Many university students will tell you that the toughest part of studying is finding a way to balance all of the important aspects of your life — work, university, the occasional internship, social life, and something many people forget about – your health. As a student in the final year of my degree, I feel I’ve learnt a few tricks about keeping a successful balance – mostly through repeated failure. I thought I’d share some of these tricks here, in the hopes that some people will learn from the mistakes I made throughout my degree.

1. There is no true balance

Alright, now don’t get mad, but this is the first thing you’ll need to realise about studying tertiary education.

This doesn’t mean that you need to cut out your social life, or stop working – it means that on a day-to-day (or even weekly) basis, you might not have an equal share of each of these activities. Some weeks, you might have to hunker down and work the whole time – but that doesn’t mean that you can’t spend the whole next week going out, or sleeping (remember the health part?). It’s important to remember that “fun” won’t be part of your full time vocabulary, but likewise, that doesn’t mean that every day has to be spent with your nose to the grindstone.

2. Don’t let things sneak up on you

The easiest way to stress yourself out is by leaving everything to the last minute (something I’m constantly guilty of), and many would tell you that starting assignments early will make your life so much easier.

Of course this is true, but who has that sort of motivation? Not me, that’s for sure.

So for those of us that work best while burning the midnight oil, my advice is to constantly be aware of upcoming assessment, and other commitments.

Start thinking about what you’ll need to do, and the amount of time this will take you, and check blackboard EVERY DAY. Nine out of ten times, you can open it up, see there’s no new announcements and close it down again. But if you keep this as part of your routine, you’ll never have a surprise ‘due tomorrow/do tomorrow’ assignment again.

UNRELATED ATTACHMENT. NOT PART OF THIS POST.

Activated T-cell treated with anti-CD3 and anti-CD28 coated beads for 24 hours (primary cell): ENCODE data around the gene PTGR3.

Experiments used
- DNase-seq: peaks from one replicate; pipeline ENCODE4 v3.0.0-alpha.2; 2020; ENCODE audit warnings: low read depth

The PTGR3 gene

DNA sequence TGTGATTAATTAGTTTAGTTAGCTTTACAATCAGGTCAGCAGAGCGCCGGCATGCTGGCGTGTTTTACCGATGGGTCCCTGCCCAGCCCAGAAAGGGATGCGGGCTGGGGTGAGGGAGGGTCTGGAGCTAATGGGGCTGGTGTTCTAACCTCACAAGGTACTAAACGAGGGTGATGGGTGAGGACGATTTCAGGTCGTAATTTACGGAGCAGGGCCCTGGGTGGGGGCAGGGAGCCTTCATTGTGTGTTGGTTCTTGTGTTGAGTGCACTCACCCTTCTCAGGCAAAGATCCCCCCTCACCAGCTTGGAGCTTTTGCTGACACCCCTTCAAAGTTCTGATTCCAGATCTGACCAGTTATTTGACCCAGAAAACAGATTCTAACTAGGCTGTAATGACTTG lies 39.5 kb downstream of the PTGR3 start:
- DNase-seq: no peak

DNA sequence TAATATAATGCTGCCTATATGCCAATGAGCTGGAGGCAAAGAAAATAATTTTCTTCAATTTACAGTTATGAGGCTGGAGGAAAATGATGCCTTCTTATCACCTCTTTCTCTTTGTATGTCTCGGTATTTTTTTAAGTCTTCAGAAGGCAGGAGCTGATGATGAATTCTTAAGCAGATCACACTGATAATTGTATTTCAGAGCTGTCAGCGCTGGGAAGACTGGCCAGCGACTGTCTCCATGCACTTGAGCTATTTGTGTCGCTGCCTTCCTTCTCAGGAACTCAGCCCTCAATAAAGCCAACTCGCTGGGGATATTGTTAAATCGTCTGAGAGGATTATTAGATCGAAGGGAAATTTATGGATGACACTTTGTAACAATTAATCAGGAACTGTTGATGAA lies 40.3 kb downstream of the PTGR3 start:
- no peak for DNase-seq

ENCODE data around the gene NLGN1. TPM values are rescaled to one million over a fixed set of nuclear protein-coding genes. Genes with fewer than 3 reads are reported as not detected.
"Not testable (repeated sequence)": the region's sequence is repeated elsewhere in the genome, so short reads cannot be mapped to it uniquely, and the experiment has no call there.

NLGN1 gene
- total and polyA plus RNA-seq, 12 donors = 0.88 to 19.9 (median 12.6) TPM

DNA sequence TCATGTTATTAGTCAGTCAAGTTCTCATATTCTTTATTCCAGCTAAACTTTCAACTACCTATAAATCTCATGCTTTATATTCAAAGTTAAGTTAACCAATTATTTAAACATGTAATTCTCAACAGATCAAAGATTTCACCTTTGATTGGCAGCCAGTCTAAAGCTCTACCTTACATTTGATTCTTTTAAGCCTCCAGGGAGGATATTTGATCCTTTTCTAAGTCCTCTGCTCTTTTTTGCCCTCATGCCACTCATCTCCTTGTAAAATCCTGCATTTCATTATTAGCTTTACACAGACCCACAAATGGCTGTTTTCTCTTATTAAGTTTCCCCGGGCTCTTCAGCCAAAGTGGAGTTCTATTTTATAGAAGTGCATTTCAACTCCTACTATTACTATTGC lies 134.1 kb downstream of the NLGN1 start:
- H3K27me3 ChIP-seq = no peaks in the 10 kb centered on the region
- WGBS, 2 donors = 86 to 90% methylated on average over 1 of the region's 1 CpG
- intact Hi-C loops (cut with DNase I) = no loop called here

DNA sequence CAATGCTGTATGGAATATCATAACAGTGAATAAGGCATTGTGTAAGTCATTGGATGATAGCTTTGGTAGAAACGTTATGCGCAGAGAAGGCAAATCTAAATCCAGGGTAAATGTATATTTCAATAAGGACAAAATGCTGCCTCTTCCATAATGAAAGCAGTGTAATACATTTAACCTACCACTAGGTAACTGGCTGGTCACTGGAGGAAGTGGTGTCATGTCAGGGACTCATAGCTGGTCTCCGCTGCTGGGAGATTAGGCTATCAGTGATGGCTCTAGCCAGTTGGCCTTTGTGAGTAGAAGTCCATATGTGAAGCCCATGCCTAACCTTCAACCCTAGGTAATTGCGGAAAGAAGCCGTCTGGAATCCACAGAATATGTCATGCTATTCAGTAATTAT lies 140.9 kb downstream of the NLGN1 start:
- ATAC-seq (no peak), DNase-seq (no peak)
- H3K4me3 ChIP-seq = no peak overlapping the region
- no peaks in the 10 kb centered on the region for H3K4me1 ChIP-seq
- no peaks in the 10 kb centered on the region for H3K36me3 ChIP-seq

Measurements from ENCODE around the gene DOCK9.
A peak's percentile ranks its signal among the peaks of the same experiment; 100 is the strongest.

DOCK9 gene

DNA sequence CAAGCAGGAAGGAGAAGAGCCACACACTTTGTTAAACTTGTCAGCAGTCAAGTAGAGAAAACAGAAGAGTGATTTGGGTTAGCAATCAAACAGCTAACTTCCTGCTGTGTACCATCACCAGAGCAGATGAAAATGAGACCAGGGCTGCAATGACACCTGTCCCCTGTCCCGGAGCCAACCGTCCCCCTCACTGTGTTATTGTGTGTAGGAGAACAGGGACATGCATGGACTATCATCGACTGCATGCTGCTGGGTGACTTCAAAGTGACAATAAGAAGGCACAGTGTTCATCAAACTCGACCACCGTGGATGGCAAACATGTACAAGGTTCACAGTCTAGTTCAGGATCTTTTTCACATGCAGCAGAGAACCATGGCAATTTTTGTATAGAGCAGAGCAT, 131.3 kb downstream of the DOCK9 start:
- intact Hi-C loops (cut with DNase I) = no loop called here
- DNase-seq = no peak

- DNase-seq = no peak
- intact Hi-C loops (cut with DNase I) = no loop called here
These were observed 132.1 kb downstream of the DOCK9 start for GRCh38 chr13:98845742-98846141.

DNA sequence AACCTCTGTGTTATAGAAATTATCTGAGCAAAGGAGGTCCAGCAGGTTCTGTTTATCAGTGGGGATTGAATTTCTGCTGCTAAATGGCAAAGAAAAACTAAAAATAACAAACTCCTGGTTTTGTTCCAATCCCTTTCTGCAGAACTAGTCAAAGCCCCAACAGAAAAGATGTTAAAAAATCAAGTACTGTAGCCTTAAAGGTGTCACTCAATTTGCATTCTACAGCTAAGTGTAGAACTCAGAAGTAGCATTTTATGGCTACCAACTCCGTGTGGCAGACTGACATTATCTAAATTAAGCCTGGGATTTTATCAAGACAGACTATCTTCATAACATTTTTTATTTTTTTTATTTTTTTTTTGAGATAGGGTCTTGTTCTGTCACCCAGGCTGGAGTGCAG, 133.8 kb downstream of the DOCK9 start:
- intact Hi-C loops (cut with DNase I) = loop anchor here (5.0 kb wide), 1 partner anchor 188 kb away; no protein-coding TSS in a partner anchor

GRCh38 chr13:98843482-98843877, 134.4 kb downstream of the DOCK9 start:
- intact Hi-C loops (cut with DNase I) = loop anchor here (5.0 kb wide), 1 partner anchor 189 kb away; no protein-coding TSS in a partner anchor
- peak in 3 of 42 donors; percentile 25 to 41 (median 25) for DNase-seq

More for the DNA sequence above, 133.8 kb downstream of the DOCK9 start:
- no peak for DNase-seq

3. Prioritise your health

This is, in my eyes, by far the most important piece of advice. There are times where finding the right balance between each facet of your life can be incredibly stressful and emotionally exhausting.

If everything is becoming a bit much — slow down.

Think about your commitments, and if you have to, cut one off. That doesn’t mean dropping out of a subject because you have three parties and one assignment due on the same weekend, and it definitely doesn’t mean you have an excuse not to try your best.

But it could mean changing from full time study to part time study, or applying for an extension for an assignment due to mental health. It’s important to remember that you’re not the only one feeling the pressure of university life, and there are facilities in place to help anyone who’s struggling.

So those are my top three tips for coping with university life, and making sure it doesn’t take over your ‘normal’ life. These are the things I wish people had told me before I started university, and whilst everyone is different, I hope they might help you too.

By Tom Clifford

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